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We're all different. Different things are hard to different people. A few weeks ago while my wife was away our kids and I cleaned the house. It was hard b/c i don't like to clean the house but it needed it (several rushed weeks, not enough cleaning during that period) and I like a clean house.

Actually considered hiring a friend I know that cleans houses. In the end I was too embarrassed to let anyone else see my house much less clean it. I'd need to clean it before I let a cleaning lady clean it!!! ;)

On the other I would never let someone else service my car. Or detail my car. Or mow my grass. Or clean my gutters. Or clean my house. ;) I've let other people repair my cars only a few times in my lifetime. Either I don't have the alignment rack or a lift and the weather is too lousy to work outside on my own car.

We each have to decide whether the cost is worthwhile to us if we hire someone regularly to do whatever we don't want to do.

johnER

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I totally agree Joe, if you want to service your car or mow the lawn for whatever reason I'm all for it, hell when I'm retired I'll definitely be doing that.

OPs question was to pay for laundry at a rate of between $10 and $26/hr given the figures he posted, and seams to really not like laundry :)  That's his businesses not mine.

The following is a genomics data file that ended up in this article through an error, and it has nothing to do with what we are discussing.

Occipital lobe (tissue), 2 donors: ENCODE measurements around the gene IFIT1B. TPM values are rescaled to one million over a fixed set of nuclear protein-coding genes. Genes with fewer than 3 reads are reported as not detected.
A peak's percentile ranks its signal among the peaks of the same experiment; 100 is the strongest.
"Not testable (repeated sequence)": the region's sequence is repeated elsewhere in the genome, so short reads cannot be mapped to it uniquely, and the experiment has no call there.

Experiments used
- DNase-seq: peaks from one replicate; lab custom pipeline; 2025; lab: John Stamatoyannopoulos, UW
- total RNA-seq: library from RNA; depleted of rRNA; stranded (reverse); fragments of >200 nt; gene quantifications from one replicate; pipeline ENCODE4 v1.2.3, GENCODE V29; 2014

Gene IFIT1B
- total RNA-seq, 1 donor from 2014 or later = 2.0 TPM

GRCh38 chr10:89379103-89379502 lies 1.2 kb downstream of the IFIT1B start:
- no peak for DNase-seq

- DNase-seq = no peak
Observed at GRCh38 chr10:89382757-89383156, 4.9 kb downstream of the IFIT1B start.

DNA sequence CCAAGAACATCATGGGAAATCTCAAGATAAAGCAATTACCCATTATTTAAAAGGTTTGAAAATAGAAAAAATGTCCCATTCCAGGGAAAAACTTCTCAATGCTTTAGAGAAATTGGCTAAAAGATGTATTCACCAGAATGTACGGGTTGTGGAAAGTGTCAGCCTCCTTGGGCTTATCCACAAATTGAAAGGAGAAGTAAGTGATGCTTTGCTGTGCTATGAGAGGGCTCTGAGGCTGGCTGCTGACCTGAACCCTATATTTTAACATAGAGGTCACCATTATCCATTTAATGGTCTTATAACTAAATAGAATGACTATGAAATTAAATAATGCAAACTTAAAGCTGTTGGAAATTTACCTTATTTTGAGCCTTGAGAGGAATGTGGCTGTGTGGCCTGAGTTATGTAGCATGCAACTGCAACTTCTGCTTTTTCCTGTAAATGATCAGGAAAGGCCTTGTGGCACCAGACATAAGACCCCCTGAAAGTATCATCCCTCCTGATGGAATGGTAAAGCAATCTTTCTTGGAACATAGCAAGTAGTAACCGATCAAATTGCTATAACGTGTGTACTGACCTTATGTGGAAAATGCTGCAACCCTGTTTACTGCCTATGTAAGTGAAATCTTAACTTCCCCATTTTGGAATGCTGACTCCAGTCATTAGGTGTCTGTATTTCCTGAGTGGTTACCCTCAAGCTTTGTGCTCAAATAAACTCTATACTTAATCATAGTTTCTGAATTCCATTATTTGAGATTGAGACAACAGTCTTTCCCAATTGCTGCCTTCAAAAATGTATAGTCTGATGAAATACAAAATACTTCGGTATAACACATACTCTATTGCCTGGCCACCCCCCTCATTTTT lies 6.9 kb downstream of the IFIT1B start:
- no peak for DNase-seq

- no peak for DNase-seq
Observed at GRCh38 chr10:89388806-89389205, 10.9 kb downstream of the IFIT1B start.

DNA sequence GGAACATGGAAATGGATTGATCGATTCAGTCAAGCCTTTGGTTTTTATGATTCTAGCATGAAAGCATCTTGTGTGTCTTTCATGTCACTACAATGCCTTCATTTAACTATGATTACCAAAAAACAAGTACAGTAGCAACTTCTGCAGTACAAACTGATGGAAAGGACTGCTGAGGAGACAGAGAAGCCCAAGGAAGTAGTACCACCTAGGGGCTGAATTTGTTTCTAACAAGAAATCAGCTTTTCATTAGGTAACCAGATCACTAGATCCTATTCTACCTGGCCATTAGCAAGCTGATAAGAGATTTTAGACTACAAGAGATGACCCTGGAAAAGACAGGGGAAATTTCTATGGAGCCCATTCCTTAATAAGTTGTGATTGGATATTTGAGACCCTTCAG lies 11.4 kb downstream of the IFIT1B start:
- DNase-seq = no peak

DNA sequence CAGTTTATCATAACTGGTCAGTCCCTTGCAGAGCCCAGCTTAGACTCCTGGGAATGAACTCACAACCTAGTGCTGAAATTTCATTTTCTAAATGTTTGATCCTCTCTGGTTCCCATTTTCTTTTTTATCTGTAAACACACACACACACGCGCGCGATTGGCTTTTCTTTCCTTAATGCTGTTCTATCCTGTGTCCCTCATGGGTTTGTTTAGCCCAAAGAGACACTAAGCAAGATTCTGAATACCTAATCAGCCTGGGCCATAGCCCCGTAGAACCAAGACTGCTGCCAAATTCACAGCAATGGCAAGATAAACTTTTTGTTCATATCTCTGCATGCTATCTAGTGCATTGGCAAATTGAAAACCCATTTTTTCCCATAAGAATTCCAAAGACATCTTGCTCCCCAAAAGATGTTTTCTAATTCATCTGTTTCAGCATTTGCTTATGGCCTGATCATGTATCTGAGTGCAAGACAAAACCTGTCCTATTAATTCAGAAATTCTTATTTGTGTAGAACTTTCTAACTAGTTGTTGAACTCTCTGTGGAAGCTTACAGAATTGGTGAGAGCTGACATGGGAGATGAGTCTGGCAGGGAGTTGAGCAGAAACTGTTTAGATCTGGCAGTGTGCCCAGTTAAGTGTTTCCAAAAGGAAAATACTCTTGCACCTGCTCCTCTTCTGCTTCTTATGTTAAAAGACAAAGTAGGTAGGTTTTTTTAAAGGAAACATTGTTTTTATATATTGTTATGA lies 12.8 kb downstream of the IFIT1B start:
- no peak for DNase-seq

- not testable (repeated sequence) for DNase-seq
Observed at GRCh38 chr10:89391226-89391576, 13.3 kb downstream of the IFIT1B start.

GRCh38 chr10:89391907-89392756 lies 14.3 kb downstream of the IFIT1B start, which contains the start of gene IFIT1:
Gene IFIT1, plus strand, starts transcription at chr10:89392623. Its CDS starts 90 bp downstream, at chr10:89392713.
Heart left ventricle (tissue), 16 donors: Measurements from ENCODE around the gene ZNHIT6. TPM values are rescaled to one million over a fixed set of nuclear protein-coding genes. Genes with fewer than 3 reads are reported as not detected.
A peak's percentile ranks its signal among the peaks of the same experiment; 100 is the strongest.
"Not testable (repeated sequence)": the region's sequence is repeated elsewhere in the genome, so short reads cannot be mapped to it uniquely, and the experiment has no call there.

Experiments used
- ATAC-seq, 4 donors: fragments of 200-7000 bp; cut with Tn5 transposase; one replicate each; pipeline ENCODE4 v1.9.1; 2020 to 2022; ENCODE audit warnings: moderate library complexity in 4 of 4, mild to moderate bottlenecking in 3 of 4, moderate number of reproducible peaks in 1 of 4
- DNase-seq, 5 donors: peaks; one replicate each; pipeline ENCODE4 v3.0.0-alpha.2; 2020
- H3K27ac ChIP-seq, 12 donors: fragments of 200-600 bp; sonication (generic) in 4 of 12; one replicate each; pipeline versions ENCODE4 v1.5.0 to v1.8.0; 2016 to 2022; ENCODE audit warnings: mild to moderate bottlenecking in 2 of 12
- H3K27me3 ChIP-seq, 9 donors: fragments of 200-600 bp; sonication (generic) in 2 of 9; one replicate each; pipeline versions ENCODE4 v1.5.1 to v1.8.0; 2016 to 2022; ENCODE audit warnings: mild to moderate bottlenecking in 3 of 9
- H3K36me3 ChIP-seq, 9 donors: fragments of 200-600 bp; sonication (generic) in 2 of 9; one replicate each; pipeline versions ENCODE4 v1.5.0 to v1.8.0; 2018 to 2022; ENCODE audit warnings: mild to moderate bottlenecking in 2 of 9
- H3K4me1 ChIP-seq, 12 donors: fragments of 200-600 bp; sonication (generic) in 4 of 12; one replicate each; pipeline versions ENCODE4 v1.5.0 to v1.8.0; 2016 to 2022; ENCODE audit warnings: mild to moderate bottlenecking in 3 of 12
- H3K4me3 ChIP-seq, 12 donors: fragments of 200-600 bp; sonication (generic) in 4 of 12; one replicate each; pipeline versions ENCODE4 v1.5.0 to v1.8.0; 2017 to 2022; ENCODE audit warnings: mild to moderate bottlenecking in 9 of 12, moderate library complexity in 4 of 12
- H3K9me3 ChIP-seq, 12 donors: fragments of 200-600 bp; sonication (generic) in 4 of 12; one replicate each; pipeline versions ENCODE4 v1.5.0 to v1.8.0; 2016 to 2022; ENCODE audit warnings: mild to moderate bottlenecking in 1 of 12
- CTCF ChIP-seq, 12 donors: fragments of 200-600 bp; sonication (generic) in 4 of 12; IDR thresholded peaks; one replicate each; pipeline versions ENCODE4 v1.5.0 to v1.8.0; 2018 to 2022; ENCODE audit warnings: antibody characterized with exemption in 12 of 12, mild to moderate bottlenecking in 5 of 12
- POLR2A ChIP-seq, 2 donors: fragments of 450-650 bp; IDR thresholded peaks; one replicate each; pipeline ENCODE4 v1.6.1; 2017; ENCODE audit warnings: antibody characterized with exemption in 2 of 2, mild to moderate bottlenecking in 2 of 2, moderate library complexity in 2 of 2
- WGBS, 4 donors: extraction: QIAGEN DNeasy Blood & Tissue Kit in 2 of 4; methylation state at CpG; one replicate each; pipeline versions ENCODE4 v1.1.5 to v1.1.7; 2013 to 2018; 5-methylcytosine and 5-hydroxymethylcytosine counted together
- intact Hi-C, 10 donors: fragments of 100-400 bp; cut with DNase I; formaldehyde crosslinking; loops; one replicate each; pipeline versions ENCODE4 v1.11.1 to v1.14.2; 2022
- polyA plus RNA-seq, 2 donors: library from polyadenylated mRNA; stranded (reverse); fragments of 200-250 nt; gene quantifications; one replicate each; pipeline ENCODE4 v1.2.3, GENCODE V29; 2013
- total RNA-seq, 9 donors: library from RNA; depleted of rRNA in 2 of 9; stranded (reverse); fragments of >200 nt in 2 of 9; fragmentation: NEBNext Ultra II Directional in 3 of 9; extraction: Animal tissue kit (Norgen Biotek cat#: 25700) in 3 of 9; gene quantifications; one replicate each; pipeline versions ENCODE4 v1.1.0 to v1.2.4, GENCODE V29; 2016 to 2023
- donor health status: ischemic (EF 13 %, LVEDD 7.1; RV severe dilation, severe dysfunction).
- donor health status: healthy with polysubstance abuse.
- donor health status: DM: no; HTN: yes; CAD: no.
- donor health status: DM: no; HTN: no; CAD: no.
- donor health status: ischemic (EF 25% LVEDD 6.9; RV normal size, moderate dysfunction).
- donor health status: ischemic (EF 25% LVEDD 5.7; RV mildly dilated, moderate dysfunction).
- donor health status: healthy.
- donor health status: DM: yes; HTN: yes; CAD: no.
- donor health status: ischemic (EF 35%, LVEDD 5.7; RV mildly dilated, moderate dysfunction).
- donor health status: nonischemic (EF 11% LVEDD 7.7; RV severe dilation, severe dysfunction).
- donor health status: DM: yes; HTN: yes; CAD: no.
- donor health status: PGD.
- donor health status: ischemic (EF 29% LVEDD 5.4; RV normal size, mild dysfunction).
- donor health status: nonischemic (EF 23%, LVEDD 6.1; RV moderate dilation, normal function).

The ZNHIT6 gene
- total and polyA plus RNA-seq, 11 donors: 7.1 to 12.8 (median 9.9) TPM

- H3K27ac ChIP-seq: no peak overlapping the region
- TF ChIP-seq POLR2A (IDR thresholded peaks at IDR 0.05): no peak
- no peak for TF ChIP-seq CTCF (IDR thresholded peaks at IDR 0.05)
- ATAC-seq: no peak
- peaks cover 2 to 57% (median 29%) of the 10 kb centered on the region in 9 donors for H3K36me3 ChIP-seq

It bugs me that 2 pages of people jumped on the band wagon of it's crazy to pay for it without asking if his time was worth more than that to him.

RosieTR

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We're all different. Different things are hard to different people. A few weeks ago while my wife was away our kids and I cleaned the house. It was hard b/c i don't like to clean the house but it needed it (several rushed weeks, not enough cleaning during that period) and I like a clean house.

Actually considered hiring a friend I know that cleans houses. In the end I was too embarrassed to let anyone else see my house much less clean it. I'd need to clean it before I let a cleaning lady clean it!!! ;)

On the other I would never let someone else service my car. Or detail my car. Or mow my grass. Or clean my gutters. Or clean my house. ;) I've let other people repair my cars only a few times in my lifetime. Either I don't have the alignment rack or a lift and the weather is too lousy to work outside on my own car.